STRATCOM chief: US must speed weapons tests to counter North Korea
STUTTGART, Germany — The United States is moving too slowly in response to North Korea’s rapidly improving missile development program, the general in charge of America’s nuclear arsenal said.
Air Force Gen. John Hyten, who leads U.S. Strategic Command, said the U.S. must take more technological risk to counter the communist state’s risk-taking leader, Kim Jong Un.
“Kim Jong Un has gone very fast, and we have to step up and go fast in response,” Hyten said in an interview with Stars and Stripes on Sunday. “We are not going fast. We are so risk-averse that we only test every 18 months.”
Hyten suggested the U.S. could draw lessons from Kim’s willingness to fail.
Headlines about “flops” and fizzled launches, which supposedly leave the regime’s isolated leaders “red-faced,” fail to grasp best practices in developing high-end weapons systems, Hyten said.
“We’ve seen things like, ‘He launches and fails, launches and fails. He (Kim) is a fool. He doesn’t know what he is doing,’” Hyten said. “No, that is actually the way you build rockets. The best way to build rockets, the best way to move fast, is to build it, test it, instrument it, learn from your failures.”
Concerns continue to mount about Pyongyang’s next move in the wake of its test earlier this month of a new intercontinental ballistic missile.
Over the weekend, the U.S. sent a pair of bombers to the region in a show of force, carrying out a mock bombing run on a South Korean airfield.
“The country of North Korea has the capability now that is a threat to the United States, and we have to be able to figure out how to deal with that,” Hyten said during a stop in Stuttgart, Germany, where he was to meet with U.S. European and Africa Command leaders.
North Korea’s attempts to develop a smaller nuclear warhead, coupled with a long-range ICBM, have prompted some analysts to estimate that Pyongyang could have a nuclear platform capable of hitting the U.S. within two years.
Hyten contrasted North Korea’s testing program with U.S. testing programs, which tend to be wary of the publicly known failures that Kim seems to shrug off.
“If you want to be able to respond to a threat that is going fast you better be able to figure out how to go fast,” Hyten said. “You sometimes learn more from failure than you do from a success ... We have somehow forgotten that.”
Questions were raised about the American SM-3 Block IIA missile, which is designed for the Aegis system, when one failed to hit a target in Hawaii last month.
But Hyten said that lessons will be learned that move the technology forward.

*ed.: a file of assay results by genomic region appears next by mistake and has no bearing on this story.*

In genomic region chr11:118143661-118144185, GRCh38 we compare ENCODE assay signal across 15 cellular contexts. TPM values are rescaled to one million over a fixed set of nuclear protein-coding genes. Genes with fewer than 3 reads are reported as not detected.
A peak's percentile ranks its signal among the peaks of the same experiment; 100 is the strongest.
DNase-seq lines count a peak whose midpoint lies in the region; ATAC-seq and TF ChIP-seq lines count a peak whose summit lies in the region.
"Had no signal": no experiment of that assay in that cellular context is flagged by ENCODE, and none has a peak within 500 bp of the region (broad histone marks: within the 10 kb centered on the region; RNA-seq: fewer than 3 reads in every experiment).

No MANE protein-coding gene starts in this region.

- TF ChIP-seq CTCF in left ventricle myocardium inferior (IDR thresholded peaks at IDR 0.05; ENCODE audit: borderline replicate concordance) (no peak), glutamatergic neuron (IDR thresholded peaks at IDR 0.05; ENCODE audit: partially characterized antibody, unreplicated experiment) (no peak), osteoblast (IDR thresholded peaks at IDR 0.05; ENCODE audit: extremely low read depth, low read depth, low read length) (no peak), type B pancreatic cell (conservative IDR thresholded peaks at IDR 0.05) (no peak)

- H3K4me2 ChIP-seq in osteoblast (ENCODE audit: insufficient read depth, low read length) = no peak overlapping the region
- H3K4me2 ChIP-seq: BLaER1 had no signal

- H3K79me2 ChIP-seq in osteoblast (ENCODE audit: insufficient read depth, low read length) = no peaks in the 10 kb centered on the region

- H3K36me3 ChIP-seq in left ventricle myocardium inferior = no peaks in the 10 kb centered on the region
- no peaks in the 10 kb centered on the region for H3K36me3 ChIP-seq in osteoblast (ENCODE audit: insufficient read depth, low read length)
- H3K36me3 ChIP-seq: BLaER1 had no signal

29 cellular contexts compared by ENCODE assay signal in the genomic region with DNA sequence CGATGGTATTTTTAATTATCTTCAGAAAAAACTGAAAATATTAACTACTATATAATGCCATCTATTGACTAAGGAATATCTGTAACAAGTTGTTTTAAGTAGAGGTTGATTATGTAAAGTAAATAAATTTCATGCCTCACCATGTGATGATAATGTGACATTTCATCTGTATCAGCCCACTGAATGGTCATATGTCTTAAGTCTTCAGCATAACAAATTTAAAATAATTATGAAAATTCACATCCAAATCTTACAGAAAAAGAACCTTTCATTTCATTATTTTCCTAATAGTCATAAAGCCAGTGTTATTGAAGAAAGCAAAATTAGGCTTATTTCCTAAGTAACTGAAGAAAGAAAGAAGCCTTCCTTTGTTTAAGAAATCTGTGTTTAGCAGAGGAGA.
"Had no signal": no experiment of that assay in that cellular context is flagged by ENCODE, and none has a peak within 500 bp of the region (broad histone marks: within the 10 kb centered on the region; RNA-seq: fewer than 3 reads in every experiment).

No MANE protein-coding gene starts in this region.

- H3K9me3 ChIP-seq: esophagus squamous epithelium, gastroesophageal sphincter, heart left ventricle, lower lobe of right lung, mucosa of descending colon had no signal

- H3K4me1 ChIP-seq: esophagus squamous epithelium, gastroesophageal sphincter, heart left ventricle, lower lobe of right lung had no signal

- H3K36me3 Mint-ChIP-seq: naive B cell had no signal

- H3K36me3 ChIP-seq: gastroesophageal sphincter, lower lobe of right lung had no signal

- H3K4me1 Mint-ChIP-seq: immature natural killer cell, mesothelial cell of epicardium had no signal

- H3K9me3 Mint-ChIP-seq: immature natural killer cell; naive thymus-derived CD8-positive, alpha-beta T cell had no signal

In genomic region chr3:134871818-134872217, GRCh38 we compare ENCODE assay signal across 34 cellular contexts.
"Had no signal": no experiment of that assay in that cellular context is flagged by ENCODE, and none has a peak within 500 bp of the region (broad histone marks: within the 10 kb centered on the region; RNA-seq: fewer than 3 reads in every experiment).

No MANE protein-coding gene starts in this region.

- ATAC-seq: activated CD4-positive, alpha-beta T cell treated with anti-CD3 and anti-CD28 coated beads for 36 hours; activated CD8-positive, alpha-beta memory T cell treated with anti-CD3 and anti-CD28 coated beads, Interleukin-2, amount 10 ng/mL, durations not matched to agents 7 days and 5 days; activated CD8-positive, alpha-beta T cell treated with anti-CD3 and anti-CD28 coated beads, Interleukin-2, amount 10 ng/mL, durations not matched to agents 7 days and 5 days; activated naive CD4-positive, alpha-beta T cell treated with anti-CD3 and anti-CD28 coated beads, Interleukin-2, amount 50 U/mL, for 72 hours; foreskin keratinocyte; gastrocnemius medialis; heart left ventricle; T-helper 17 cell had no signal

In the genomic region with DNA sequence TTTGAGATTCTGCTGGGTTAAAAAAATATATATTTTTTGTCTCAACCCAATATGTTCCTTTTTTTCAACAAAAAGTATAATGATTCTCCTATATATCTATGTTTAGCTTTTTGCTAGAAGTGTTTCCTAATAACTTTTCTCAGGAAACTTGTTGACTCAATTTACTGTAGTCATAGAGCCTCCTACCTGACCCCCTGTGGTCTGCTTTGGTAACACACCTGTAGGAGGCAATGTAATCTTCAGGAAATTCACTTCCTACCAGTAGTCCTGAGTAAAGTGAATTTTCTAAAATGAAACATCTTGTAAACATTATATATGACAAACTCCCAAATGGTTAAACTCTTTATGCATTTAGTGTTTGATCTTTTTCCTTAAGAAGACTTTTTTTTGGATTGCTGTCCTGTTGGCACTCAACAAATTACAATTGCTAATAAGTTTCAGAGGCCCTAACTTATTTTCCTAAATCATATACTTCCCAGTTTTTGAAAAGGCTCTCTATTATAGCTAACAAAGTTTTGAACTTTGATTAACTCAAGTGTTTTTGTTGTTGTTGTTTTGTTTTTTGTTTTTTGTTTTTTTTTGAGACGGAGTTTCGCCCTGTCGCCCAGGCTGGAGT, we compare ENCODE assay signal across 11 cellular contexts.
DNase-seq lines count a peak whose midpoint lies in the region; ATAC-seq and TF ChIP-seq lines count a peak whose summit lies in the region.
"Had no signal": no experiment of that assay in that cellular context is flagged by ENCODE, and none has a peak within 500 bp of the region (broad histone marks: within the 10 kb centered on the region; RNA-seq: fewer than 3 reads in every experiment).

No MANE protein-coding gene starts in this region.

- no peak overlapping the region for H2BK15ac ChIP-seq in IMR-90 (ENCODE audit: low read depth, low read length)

There has been fierce debate in Washington about the viability and cost of various missile defense systems.
The U.S. has spent billions of dollars on both the Aegis system and the Terminal High Altitude Area Defense system, or THAAD.
In response to North Korea and a more aggressive Russia, STRATCOM, which manages the deployment of America’s long-range bombers, has put the military’s most-lethal aircraft on steady rotation. In recent weeks, B-1, B-2 and B-52 bombers have carried out missions in the Pacific and Europe.
“We have so many capabilities that are high-demand, low-density assets that we have to divide it up,” he said. “We can’t be everywhere all the time by ourselves, so we have to work together with our allies.”
In Stuttgart, Hyten was slated for talks Monday with EUCOM and AFRICOM leaders before heading to France, Greenland, England and Scotland, where the U.K. has a nuclear submarine base.
STRATCOM possesses a range of high-end war fighting capabilities that could be used in a potential Russia conflict. Besides handling the U.S.’s nuclear triad, STRACOM is involved in electronic warfare, cyber and space operations.
“My big concern is not really today,” Hyten said. “We have old equipment, and if we don’t modernize a lot of that equipment it’s going to be a problem 10 or 20 years from now.”
Efforts underway to modernize the military’s nuclear program are not yet where they should be, according to Hyten.
“Unfortunately, we should have started paying that bill 10 or 15 years ago and we wouldn’t have found ourselves in the position we are now,” he said.
In 2006, Russia announced a complete modernization of its force.
“And our modernization is just getting started,” Hyten said. “So if we are going to continue to deter Russia, which is where deterrence starts because they are the other great nuclear power in the world, then we have to make sure we modernize our forces, which is a stress on our budget.”
Though STRATCOM currently has sufficient resources, the high pace of operations is “stressing on the force,” Hyten said.